In the Canadian Ottawa Citizen David Warren reckons that US liberals are out of touch.  He says it all got started long ago when the afternoon newspapers started to fail and their predictably conservative views no longer balanced the liberal morning newspapers.  The result?

[Liberals] have been freed, for more than a generation, from anything resembling serious public debate, and have thus got in the habit of proceeding with an infinitely extendible agenda (through the courts if there are legislative delays). The right has meanwhile got in the habit of feeling disenfranchised.

That explains the outrage "at the very existence of Sarah Palin, not only by progressive Democrats but by urbane ‘establishment' Republicans[.]"

But in the London Times Daniel Finkelstein thinks it's the US conservatives that are out of touch.  For him, the resignation of Gov. Palin shows that Republicans don't get it.

There is no more eloquent statement of modern Republicanism than resigning office with time still on the clock. Mrs Palin has chosen to talk about power, rather than exercise it. She would rather write a book and give lectures about being a governor than actually be a governor. And her party has made the same choice.

Both Palin and the GOP, he writes, would rather be "angry outsiders" than struggle with the responsibilities of power.

Notice, however, that these two commentators are not that far apart on their view of the facts.  Warren writes that conservatives feel "disenfranchised;" Finkelstein says they are "angry outsiders."

Finkelstein thinks that conservatives are being self-indulgent.  He advises conservatives to get serious and learn to win friends and influence people in the liberal media.

The Republicans have to win round the liberal media. They have to build friends in it. They have to use it to win. Now that really would be an end to politics as usual.

But Warren has a different view.  He concludes that Palin's resignation decision and her recent "cap and trade" article in the Washington Post means one thing.  It means war.

We are going to have a war, next door in the U.S.A. -- a war between two world views that have become very nearly mutually incomprehensible.

You see the difference.  Finkelstein thinks that conservatives should forget their dreams, get with the program, and learn to live with the liberal hegemony.  Warren thinks that conservatives are getting ready to start a revolution.

When you want to have a revolution, the real revolution takes in peoples' minds.  You are not just trying to win elections and wield political power.  You want to change minds, and get people to believe in your vision of a glorious future, your city on a hill.

A century ago the great-grandparents of our liberal friends had a vision.  They would build a society where everyone had access to a decent job, decent housing, and free education.  In due course, the American people said to them: OK, you sold us.  Go ahead and build it.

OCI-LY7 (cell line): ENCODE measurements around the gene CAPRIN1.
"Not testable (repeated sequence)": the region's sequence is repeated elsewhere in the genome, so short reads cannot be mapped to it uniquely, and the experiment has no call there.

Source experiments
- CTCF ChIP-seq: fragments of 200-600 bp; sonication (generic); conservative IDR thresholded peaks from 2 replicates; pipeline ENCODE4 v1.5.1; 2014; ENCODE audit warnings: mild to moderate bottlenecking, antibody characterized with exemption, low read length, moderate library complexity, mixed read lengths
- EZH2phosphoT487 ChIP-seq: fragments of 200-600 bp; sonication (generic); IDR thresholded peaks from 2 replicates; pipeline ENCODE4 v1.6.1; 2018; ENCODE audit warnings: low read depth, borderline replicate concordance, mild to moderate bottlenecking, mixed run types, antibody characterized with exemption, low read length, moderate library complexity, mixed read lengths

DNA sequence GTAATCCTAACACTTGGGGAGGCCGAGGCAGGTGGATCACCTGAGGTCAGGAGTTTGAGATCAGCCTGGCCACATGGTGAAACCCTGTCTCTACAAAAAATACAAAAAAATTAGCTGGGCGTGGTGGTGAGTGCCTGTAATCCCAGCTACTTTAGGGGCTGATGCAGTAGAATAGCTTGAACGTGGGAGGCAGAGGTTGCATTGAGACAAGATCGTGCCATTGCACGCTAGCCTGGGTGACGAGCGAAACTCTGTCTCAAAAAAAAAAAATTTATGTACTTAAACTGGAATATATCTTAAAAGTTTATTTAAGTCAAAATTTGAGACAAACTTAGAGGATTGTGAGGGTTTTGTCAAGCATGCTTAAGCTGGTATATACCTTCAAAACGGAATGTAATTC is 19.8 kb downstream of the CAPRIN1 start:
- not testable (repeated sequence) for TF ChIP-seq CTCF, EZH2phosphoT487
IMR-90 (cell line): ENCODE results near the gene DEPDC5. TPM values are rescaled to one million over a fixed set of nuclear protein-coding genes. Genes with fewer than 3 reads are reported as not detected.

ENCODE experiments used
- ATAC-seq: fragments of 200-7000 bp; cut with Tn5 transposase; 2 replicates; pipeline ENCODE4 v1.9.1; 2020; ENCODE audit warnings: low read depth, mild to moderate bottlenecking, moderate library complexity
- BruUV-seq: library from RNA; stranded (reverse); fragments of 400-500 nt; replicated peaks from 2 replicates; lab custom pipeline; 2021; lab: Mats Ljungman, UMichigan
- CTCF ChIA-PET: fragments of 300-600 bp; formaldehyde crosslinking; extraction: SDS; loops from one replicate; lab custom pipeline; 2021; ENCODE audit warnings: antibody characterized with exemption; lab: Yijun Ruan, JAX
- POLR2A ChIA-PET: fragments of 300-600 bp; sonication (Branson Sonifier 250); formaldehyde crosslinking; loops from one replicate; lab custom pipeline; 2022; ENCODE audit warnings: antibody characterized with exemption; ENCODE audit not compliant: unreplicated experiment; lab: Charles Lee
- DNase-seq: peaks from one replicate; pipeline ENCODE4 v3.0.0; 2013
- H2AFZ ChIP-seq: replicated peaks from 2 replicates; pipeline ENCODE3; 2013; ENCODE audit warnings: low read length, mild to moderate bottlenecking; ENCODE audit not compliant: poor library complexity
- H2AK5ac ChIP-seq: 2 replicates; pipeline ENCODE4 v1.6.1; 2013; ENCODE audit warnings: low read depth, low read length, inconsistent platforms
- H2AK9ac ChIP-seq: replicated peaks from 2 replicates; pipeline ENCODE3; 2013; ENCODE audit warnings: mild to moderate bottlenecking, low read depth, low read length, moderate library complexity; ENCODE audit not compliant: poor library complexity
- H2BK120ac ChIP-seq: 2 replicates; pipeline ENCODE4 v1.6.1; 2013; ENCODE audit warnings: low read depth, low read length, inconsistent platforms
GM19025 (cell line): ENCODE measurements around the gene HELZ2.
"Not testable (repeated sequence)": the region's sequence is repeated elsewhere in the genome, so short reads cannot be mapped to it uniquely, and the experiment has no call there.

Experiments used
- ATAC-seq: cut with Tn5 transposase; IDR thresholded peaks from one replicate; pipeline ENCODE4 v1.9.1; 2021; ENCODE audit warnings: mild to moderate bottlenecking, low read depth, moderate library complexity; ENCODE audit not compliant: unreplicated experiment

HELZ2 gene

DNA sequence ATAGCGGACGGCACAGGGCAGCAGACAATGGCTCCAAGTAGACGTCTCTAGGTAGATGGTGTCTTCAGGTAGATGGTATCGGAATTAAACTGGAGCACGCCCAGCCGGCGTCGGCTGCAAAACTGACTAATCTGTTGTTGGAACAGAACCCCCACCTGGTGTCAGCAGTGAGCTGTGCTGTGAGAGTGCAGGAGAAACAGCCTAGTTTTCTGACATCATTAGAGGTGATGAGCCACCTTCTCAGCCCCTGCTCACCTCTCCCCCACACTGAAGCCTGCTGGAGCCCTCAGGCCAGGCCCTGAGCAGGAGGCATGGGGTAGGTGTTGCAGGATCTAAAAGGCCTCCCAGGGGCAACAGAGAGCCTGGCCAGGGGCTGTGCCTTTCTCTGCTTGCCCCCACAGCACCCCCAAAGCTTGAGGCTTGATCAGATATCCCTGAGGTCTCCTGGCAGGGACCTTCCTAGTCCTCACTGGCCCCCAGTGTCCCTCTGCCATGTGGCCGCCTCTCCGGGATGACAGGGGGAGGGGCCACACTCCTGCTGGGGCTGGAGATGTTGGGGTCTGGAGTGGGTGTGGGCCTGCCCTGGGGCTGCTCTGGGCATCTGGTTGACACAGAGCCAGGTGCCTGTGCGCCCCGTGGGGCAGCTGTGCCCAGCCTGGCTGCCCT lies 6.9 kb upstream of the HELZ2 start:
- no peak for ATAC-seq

When you get to implement a political vision, and you don't listen as well as you should, and you don't learn from your mistakes as you should, there is a consequence. 

You end up with the squalor of trying to keep those decent jobs going at Government Motors with taxpayers' money, refusing to admit that your mortgage meltdown has utterly betrayed the marginal homeowner, and trying not to admit that your free education system has utterly betrayed the poor.

That's when the American people start to say: enough of getting with the liberal program.  It's broken!  Get it liberals?  B-R-O-K-E-N! 

That's when impractical visionaries return to painting glorious visions of a conservative city on a hill.  Cunning politicians start persuading people to believe in the vision.  They urge their followers to follow them out of liberal Egypt towards the conservative Promised Land.  And that's when observers like David Warren start to write about a culture war.

You can see why the get-with-the-program people don't like Sarah Palin.  Sarah Palin means trouble for them and their comfortable status quo.  But their disdain really doesn't matter.  So Palin didn't punch her ticket correctly and finish her term as governor.  So she muffed a couple of interviews in the fall of 2008.   Palin's style of politics isn't about perfect resumes and flawless execution.  You don't send Sarah Palin into the game to sit upon a lead.  You send her in to get the team fired up and make things happen.  You get ready for touchdowns -- and also fumbles and interceptions.

The awful truth about liberalism is its central delusion, the notion that life can be neatly organized into rational bureaucratic programs.  It turns everything it touches into soulless clanking monster.

The glorious truth about conservatism is its love of life.  Before princes, principalities and powers comes life and love, mothers and babies, children and families, struggle and sacrifice, a city on a hill.

Now, who in our public life most symbolizes this conservative truth?

Christopher Chantrill is a frequent contributor to American Thinker. See his roadtothemiddleclass.com and usgovernmentspending.comHis Road to the Middle Class is forthcoming.